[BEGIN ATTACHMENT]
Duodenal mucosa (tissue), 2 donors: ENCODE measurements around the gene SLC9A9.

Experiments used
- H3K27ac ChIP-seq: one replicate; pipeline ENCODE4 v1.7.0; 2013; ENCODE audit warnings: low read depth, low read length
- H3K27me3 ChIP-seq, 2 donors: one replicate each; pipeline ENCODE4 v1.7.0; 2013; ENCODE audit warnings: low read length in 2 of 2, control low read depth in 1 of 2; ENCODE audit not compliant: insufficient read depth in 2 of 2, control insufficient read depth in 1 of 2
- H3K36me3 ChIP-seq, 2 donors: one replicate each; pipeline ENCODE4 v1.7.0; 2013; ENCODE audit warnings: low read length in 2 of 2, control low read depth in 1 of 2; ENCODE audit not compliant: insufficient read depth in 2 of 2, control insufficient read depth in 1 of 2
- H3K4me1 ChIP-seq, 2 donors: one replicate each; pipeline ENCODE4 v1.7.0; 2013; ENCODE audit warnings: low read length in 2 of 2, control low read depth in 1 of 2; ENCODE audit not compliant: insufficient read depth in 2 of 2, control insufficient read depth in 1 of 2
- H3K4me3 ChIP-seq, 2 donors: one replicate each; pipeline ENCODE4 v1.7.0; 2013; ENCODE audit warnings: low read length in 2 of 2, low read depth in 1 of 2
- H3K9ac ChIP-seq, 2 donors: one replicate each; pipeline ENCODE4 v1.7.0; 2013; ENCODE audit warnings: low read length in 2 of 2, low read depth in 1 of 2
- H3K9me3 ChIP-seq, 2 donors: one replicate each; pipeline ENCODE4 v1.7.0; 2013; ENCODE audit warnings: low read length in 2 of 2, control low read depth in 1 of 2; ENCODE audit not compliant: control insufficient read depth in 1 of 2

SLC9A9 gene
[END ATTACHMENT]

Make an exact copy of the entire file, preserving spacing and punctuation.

Duodenal mucosa (tissue), 2 donors: ENCODE measurements around the gene SLC9A9.

Experiments used
- H3K27ac ChIP-seq: one replicate; pipeline ENCODE4 v1.7.0; 2013; ENCODE audit warnings: low read depth, low read length
- H3K27me3 ChIP-seq, 2 donors: one replicate each; pipeline ENCODE4 v1.7.0; 2013; ENCODE audit warnings: low read length in 2 of 2, control low read depth in 1 of 2; ENCODE audit not compliant: insufficient read depth in 2 of 2, control insufficient read depth in 1 of 2
- H3K36me3 ChIP-seq, 2 donors: one replicate each; pipeline ENCODE4 v1.7.0; 2013; ENCODE audit warnings: low read length in 2 of 2, control low read depth in 1 of 2; ENCODE audit not compliant: insufficient read depth in 2 of 2, control insufficient read depth in 1 of 2
- H3K4me1 ChIP-seq, 2 donors: one replicate each; pipeline ENCODE4 v1.7.0; 2013; ENCODE audit warnings: low read length in 2 of 2, control low read depth in 1 of 2; ENCODE audit not compliant: insufficient read depth in 2 of 2, control insufficient read depth in 1 of 2
- H3K4me3 ChIP-seq, 2 donors: one replicate each; pipeline ENCODE4 v1.7.0; 2013; ENCODE audit warnings: low read length in 2 of 2, low read depth in 1 of 2
- H3K9ac ChIP-seq, 2 donors: one replicate each; pipeline ENCODE4 v1.7.0; 2013; ENCODE audit warnings: low read length in 2 of 2, low read depth in 1 of 2
- H3K9me3 ChIP-seq, 2 donors: one replicate each; pipeline ENCODE4 v1.7.0; 2013; ENCODE audit warnings: low read length in 2 of 2, control low read depth in 1 of 2; ENCODE audit not compliant: control insufficient read depth in 1 of 2

SLC9A9 gene